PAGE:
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Jan Mazurkiewicz

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Jan Mazurkiewicz

Jan Mazurkiewicz
nom de guerre Radosław
Mazurkiewicz in Parasol
Born (1896-08-27)27 August 1896
Lwów, Galicia
Died 4 May 1988(1988-05-04) (aged 91)
Warsaw, Poland
Years of service 1914-1922, 1927-1945
Rank Brigadier General
Battles/wars World War I
Polish-Bolshevik War
Polish Defensive War
Operation Tempest
Warsaw Uprising
World War II
Awards Order of Virtuti Militari
Cross of Independence with Swords
Cross of Valour
Warsaw Uprising Cross
Other work veterans' rights activist

Jan Mazurkiewicz (27 August 1896, Lwów – 4 May 1988, Warsaw), codename Radosław, was a Polish soldier, a veteran of World War I, and a colonel in the Polish anti-Nazi resistance Armia Krajowa (AK) during World War II. He was one of the main commanders of the Warsaw Uprising, where he led the Radosław Group (Polish: Zgrupowanie Radosław, part of Kedyw), which was one of the best armed and trained insurrectionist units in the Uprising.

After the war Mazurkiewicz was persecuted by the Society of Fighters for Freedom and Democracy (ZBoWiD). He was eventually promoted to the rank of general of the Armed Forces of the People's Republic of Poland (LWP). He died shortly before the fall of communism in Eastern Europe.

Early life and World War I

Mazurkiewicz was born in a craftsman's family in Lwów. His father died in a fire in 1905. He spent his childhood in Złoczów and attended a gymnasium in Lwów. He was a member of Strzelec and then of the Polish Legions in World War I.[1] He was a private in Józef Piłsudski's First Brigade and fought in the Battle of Łowczówek on 25 July 1914, where he was wounded and taken into Russian captivity. He soon escaped and rejoined his unit.[2] In 1918, he took part in the Battle of Kaniów as a unit commander, while serving under General Józef Haller.[2]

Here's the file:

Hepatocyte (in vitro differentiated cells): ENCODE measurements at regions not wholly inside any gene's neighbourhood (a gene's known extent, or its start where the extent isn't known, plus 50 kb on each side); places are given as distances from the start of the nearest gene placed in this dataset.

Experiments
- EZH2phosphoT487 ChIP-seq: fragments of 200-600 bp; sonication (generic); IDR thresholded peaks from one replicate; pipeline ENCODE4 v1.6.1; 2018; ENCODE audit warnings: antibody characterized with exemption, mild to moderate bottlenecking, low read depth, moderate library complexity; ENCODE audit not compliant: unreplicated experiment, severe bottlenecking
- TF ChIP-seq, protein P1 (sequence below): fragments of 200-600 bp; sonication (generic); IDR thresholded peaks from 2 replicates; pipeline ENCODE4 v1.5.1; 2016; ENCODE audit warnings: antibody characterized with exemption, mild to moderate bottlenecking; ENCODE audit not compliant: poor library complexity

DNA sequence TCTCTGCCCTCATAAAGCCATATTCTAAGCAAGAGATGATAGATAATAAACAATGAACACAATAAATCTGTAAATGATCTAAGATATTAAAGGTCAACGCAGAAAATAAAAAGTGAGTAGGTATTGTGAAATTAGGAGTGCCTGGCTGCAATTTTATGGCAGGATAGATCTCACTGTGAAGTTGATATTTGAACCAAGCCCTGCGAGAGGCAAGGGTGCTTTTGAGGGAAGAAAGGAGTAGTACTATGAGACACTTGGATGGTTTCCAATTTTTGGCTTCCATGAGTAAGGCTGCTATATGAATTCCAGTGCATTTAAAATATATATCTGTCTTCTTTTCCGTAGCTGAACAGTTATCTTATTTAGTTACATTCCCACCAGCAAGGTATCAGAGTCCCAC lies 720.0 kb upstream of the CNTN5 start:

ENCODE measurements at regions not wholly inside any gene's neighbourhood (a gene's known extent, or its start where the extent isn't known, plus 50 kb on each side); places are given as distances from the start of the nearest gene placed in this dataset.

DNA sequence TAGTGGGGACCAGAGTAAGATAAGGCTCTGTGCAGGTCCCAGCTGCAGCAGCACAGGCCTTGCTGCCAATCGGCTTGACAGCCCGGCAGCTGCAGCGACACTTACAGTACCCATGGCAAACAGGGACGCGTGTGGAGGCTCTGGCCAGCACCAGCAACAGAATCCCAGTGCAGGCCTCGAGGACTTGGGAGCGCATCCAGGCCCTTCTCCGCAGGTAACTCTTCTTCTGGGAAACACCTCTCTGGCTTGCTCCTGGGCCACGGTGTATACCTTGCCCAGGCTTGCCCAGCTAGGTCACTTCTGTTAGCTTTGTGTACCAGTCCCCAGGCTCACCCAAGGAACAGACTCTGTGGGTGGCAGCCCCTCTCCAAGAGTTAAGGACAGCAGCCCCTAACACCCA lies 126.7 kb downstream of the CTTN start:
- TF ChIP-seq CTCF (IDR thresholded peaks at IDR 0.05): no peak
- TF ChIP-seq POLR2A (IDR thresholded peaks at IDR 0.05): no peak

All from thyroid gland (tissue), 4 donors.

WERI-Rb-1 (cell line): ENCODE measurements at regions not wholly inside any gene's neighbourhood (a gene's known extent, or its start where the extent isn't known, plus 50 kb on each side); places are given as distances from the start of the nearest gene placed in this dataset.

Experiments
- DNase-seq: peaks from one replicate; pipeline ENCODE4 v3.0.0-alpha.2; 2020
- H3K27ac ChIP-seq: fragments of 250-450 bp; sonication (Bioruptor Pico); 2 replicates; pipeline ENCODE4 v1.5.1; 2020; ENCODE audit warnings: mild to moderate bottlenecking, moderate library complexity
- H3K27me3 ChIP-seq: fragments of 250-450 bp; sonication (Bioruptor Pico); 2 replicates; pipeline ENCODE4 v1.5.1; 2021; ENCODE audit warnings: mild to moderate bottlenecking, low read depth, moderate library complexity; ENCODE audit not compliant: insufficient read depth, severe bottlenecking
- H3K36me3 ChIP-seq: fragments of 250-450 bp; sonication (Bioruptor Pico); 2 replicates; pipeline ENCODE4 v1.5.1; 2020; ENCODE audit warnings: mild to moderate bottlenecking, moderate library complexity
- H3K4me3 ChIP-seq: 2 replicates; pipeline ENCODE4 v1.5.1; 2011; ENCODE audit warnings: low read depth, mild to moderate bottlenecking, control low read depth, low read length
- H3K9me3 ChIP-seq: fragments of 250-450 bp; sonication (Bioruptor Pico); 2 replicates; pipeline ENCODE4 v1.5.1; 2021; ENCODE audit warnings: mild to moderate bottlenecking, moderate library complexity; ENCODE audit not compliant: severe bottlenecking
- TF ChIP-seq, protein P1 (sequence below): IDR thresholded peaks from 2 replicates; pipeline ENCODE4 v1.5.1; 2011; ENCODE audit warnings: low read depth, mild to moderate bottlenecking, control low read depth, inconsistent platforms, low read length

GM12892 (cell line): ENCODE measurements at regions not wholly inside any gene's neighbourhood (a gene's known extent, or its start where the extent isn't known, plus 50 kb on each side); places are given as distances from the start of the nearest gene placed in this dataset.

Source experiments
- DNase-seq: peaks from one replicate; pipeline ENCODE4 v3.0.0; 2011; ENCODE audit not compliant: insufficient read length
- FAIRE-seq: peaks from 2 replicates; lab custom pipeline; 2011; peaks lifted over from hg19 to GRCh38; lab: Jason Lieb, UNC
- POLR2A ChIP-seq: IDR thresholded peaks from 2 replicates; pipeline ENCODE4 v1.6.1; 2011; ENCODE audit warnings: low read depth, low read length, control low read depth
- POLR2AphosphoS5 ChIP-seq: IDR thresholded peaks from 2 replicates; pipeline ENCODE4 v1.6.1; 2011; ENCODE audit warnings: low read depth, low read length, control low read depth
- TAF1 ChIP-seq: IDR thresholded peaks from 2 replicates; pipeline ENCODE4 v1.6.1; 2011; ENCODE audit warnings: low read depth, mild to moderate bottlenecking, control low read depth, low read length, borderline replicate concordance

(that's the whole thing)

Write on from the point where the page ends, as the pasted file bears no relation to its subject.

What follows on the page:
Second Polish Republic

During the interwar period of the Second Polish Republic, he was promoted to the rank of captain, but left active service between 1922 and 1927. Right before the outbreak of World War II (1938–1939), he served as an instructor at the Centrum Wyszkolenia Piechoty w Rembertowie (Center for Infantry Education in Rembertów), where he taught military tactics to future company commanders.[2]

World War II

In August 1939, Mazurkiewicz was assigned to the Diversionary Operations (Grupa Operacyjnej Dywersji) of the [2]

In March 1943, TOW was officially merged with Kierownictwo Dywersji (Directorate for Diversion), or General Emil August Fieldorf) until August 1944 and the outbreak of the Warsaw Uprising.[1][2]

Warsaw Uprising

Soldiers of the Parasol battalion after emerging from sewers at Warecka Street. Center: Maria Stypułkowska-Chojecka "Kama", right: Krzysztof Palester "Krzych".

Shortly before the outbreak of the Warsaw Uprising in 1944, Mazurkiewicz was made commander of the Radosław Group. This force was one of the largest, best trained and equipped Polish units in the uprising.[1][3] After the initiation of the uprising, the unit seized major portions of the Wola suburbs, and subsequently defended it against German attacks carried out by troops under the command of SS Gruppenführer Heinz Reinefarth and Standartenführer Oskar Dirlewanger. One of the battalions of the group, Battalion Zośka, liberated the Gęsiówka concentration camp located within Warsaw, and freed 384 prisoners (mainly Jews), most of whom then joined the unit.[4] The Radosław Group fought its way to Stare Miasto (Warsaw Old Town) borough, when further defense in Wola became impossible. In the areas of Wola that Reinefarth's and Dirlewanger's troops recaptured from the insurgents, at least 40,000 civilians and prisoners of war (POWs) were murdered in the Wola massacre.[note 1][5][6]